Spatial Learning and STEM: What are we missing?

[The following is an article I wrote for the February 2018 issue of Children’s Technology Review.]

[The above image on the left is a 1971 cover of Science Magazine, which at the time published a seminal spatial research paper by Roger Shepard and Jacqueline Metzler called Mental rotation of three‐dimensional objects. The screen shot on the right is an homage to Shepard & Metzler’s paper, created in the virtual world Minecraft.]

Educators who want to help children get a leg up in STEM (Science, Technology, Engineering and Math) have heard improving one’s spatial ability can be a key component to success. Research (see references at end of article) has shown students who have strong spatial skills often outperform their peers in STEM subjects, and have long‐term success in STEM related fields. But what exactly helps a student grow their spatial aptitude? Let’s take a closer look.

Young children who have access to building experiences and construction toys is a good first start. Wooden blocks, Lego, Mega Bloks, K’Nex, Meccano Erector Sets, TinkerToys all are helpful in exposing young children to spatial concepts that might carry into STEM studies and careers. No wires or batteries required.

Playing with apps and video games, flying drones and programming robots can provide additional opportunities to engage in spatial thinking. But it’s worth pointing out some differences in what spatial skills are learned in each medium.

In the world of video games, reading a map and navigating space as a player is a common game mechanic. It’s an element of spatial understanding most players have mastered. Minecraft and Roblox are popular examples. (Ironically, very little research has been done to understand the benefits of using these games from a spatial learning perspective.)

Other less known apps such as Blox 3D World by Appy Monkeys Software and Lightbot by LightBot Inc. also require navigating through and around a 3D space.

Programming robots is another method often used to navigate space. A student is asked to write few lines of code that will move a robot from point A to point B on a map. Two different skills are used to complete this task. First reading a flat two‐dimensional map, and second translating that information in one’s mind to navigate a three‐dimensional space with your robot. Such exercises can flex one’s spatial muscles. But reading maps and navigating space in the real world is just one part of spatial understanding. There are others as well.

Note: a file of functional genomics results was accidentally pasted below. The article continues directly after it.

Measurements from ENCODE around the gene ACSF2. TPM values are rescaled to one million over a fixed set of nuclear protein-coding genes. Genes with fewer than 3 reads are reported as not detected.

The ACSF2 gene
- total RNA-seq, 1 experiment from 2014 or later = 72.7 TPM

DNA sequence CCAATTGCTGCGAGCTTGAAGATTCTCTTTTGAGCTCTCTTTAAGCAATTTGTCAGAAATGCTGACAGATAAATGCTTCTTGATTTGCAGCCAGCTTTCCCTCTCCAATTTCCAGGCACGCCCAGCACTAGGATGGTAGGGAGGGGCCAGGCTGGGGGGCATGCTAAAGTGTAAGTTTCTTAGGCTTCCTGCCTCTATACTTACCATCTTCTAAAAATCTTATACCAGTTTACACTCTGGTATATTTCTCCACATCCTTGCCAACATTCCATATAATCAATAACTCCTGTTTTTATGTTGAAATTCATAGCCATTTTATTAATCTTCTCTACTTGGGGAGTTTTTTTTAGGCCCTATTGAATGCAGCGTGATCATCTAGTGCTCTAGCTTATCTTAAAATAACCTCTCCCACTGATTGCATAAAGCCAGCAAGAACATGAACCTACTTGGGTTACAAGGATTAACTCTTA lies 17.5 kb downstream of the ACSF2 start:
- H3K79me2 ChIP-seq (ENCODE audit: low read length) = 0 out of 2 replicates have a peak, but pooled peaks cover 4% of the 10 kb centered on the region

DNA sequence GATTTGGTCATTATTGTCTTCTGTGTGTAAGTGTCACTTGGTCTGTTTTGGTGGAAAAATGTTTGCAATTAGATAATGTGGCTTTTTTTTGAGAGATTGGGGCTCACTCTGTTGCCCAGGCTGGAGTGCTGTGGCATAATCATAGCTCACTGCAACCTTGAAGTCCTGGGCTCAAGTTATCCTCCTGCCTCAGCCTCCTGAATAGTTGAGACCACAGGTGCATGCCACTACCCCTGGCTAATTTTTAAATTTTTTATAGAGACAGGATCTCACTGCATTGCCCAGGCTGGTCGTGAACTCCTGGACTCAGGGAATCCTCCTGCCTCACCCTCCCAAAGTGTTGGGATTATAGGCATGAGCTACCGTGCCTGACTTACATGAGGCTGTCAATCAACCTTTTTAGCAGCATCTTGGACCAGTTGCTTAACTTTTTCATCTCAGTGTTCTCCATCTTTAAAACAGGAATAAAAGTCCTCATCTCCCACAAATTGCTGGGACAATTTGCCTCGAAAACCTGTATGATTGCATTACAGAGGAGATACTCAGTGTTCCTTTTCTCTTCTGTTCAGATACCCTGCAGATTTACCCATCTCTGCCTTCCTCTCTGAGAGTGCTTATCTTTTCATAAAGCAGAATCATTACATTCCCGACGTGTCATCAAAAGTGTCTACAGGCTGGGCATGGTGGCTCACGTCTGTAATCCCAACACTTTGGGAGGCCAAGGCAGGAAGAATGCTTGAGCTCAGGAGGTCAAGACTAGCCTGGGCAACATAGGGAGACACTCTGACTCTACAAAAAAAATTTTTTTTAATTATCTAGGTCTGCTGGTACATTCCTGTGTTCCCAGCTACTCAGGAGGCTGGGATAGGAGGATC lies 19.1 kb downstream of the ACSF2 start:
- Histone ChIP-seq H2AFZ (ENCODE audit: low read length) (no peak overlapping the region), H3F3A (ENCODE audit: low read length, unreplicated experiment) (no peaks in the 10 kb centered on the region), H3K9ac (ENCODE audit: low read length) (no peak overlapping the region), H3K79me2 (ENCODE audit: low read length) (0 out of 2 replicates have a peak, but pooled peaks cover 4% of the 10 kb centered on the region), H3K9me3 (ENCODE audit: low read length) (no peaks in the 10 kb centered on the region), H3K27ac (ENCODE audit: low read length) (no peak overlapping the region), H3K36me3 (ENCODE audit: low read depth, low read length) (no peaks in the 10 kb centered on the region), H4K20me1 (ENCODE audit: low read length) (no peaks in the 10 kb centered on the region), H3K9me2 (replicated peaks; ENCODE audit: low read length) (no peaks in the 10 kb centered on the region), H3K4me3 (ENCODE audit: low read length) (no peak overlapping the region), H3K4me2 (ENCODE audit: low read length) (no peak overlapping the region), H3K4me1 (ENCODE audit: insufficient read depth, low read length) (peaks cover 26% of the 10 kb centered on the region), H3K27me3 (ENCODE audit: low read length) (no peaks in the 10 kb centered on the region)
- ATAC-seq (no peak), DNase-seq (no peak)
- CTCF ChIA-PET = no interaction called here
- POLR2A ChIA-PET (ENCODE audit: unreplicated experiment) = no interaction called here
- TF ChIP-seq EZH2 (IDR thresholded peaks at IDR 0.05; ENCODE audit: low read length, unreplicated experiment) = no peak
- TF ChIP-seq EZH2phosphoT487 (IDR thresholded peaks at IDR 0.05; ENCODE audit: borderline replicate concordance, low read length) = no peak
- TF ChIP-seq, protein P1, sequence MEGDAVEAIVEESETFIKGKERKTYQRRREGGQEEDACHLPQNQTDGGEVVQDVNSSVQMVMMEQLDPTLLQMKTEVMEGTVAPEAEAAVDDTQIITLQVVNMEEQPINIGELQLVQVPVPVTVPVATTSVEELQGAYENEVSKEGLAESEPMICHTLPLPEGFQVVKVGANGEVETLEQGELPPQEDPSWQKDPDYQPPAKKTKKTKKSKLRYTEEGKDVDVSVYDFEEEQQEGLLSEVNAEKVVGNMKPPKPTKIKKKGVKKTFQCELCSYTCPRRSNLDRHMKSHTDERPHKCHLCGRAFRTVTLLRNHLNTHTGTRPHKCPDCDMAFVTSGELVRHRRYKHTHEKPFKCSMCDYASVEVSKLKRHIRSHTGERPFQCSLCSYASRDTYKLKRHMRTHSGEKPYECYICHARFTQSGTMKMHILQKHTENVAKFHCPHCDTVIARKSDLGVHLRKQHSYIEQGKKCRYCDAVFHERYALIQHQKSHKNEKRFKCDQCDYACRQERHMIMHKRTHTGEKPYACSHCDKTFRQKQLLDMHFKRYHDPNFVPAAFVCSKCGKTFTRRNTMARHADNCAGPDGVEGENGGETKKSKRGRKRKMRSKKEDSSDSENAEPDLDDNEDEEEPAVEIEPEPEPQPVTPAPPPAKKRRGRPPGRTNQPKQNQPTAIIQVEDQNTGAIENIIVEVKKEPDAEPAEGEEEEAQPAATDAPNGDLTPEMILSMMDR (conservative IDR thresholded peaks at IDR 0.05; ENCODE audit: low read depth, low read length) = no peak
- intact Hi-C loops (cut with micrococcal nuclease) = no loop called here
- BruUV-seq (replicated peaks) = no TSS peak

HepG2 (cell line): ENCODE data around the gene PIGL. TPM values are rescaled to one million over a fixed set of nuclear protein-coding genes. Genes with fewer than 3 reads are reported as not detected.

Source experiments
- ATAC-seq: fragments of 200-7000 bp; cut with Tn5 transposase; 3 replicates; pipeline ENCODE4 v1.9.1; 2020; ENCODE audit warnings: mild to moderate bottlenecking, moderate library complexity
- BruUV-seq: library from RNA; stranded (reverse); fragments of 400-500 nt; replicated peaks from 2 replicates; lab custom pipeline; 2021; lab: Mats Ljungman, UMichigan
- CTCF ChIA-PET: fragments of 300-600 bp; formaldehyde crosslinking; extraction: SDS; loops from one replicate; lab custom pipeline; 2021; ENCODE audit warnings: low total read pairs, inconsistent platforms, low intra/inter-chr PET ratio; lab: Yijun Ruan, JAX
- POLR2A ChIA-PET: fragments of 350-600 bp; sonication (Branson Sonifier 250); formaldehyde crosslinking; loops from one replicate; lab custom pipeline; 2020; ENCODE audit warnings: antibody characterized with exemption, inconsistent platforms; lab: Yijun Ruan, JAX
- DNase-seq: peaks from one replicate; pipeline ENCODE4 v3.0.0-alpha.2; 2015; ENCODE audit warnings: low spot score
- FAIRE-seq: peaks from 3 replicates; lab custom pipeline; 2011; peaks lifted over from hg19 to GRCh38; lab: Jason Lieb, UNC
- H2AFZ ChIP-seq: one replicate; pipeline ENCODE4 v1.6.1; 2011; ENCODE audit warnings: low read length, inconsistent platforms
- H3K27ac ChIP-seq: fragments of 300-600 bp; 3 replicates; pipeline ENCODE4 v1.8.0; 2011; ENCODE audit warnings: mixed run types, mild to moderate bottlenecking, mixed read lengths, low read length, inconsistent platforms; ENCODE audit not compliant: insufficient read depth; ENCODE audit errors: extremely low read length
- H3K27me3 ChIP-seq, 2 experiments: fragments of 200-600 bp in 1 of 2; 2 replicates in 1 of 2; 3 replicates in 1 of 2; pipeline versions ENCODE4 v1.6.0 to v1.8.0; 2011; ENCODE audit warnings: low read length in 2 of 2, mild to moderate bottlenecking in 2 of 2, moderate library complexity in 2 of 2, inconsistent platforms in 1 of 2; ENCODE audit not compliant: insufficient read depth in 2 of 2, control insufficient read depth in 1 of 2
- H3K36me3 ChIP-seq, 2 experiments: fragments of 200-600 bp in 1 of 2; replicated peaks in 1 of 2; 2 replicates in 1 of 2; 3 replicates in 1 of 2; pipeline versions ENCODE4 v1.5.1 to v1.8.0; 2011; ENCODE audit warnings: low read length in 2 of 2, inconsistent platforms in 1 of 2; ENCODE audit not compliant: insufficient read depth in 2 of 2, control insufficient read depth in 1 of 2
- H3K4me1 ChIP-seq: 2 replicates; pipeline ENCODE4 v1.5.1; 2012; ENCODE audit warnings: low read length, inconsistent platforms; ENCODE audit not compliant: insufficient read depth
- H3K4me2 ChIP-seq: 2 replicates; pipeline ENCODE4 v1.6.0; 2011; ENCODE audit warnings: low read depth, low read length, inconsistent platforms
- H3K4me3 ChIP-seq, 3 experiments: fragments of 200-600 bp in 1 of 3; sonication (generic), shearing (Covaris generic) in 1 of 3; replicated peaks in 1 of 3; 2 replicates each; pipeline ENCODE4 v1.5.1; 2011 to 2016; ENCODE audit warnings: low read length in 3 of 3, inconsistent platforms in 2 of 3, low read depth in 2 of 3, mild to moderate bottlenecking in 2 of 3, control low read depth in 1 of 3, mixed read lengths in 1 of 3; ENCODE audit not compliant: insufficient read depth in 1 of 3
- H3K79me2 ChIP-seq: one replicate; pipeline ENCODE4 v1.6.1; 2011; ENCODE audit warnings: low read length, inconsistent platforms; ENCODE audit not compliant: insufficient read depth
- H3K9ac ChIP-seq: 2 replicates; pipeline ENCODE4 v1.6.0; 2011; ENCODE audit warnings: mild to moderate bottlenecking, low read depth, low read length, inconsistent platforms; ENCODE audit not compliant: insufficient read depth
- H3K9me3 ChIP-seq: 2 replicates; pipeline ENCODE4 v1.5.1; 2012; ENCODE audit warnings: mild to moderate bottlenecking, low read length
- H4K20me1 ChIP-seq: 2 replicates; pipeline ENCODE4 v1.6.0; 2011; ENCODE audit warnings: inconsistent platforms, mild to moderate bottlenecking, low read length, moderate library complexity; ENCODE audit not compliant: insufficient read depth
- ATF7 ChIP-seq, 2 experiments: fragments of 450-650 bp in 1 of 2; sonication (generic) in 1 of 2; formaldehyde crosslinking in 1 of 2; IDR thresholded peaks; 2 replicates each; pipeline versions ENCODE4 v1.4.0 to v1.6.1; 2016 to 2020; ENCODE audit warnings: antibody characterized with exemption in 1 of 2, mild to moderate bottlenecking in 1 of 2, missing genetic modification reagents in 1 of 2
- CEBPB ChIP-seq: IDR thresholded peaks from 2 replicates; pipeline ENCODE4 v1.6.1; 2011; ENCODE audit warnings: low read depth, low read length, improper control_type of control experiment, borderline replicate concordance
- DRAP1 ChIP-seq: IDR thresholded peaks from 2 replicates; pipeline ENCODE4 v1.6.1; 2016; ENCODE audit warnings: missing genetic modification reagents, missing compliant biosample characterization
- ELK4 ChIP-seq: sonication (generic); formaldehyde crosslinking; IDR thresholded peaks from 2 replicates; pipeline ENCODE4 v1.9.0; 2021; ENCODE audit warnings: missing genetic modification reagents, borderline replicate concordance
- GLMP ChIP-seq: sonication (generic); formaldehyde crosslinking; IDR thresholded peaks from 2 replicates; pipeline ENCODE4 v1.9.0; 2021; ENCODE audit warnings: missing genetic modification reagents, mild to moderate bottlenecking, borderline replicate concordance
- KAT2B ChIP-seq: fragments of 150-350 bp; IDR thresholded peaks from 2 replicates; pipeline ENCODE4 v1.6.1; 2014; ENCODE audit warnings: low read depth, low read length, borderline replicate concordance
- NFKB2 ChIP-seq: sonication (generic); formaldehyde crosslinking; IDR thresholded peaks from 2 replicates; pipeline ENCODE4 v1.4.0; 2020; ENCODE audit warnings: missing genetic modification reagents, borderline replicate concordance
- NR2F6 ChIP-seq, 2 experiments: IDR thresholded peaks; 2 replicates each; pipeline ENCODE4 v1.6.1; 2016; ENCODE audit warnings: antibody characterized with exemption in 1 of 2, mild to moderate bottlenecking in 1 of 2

A growing body of research demonstrates other spatial exercises could help improve a students spatial abilities further still. These examples look inward instead of outward. For example, the ability to mentally rotate an object in one’s mind has huge benefits to increasing one’s spatial abilities. Folding a two-dimensional object in one’s mind into a three-dimensional object is another.

Changing the perspective of an object, or even visualizing what an object would look like if cut in half, all great exercises that strengthen one’s spatial ability. It’s these latter approaches that are often overlooked in a classroom setting, and are exercises that provide great benefits in STEM‐focused classrooms and careers.

Spatial exercises like these were first seen with Nintendo’s Brain Age games and the Big Brain Academy titles for the Nintendo DS platform, but have rarely been seen since. Occasionally you can find a rather clinical implementation of these spatial exercises that are not designed for kids. However, there are a few hidden gems worth knowing about that explore this other spatial domain.

Relationshapes by VizuVizu is one of my favorite examples. Players young or old position, rotate, scale and match 2D shapes. It’s a great app for practicing 2D mental rotations.

klocki by Rainbow Train is another great 2D mental rotations game.

Cyberchase 3D Builder for PBSkids by Curious Media. Folding paper (like activities found in Nintendo Labo) is an under utilized exercise for building spatial abilities. Folding 2D nets into 3D objects provides a great opportunity to practice mental folding.

Foldify by Pixle. A fun craft like exercise that also helps users see the relationship of drawing on a 2D surface and how that 2D information is translated to a folded 3D object.

Crafty Cut by Touch Press is a rare gem, and a hard to find spatial experience known as mental cutting. Users try cutting a 3D object to a desired 2D shape.

Any student, or adult, who might be challenged by weak spatial abilities can strengthen their skills through practice of these games and activities.

Further reading:

Newcombe, N. (2010). Picture This: Increasing Math and Science Learning by Improving Spatial Thinking. American Educator, 86m 29-43. Retrieved from

Shepard, R. N., & Metzler, J. (1971). Mental rotation of three‐dimensional objects. Science, 171(3972), 701‐703.

Uttal, D. H., & Cohen, C. A. (2012). Spatial Thinking and STEM Education. When, Why, and How? Psychology of Learning and Motivation – Advances in Research and Theory, 57, 147-181. DOI: 10.1016/B978-0-12-394293-7.00004-2

Uttal, D. H., Meadow, N. G., Tipton, E., Hand, L. L., Alden, A. R., Warren, C., & Newcombe, N. S. (2013). The malleability of spatial skills: A meta-analysis of training studies. Psychological Bulletin, 139(2), 352. DOI: 10.1037/a0028446

Wai, J., Lubinski, D. & Benbow, C. (2009). Spatial ability for STEM domains: Aligning over 50 years of cumulative psychological knowledge solidifies its importance. Journal of Educational Psychology, 101, 817-835. DOI: 10.1037/a0016127

Scott Traylor is a former computer science teacher and the vice president of software design at Wonder Workshop. He’s also the founder of 360KID and a consultant to many children’s interactive businesses and products, none of which are mentioned in this article. Scott can be reached at

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